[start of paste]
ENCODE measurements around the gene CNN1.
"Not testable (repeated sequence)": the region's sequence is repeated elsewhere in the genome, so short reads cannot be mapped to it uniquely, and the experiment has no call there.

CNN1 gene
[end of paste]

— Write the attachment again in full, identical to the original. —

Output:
ENCODE measurements around the gene CNN1.
"Not testable (repeated sequence)": the region's sequence is repeated elsewhere in the genome, so short reads cannot be mapped to it uniquely, and the experiment has no call there.

CNN1 gene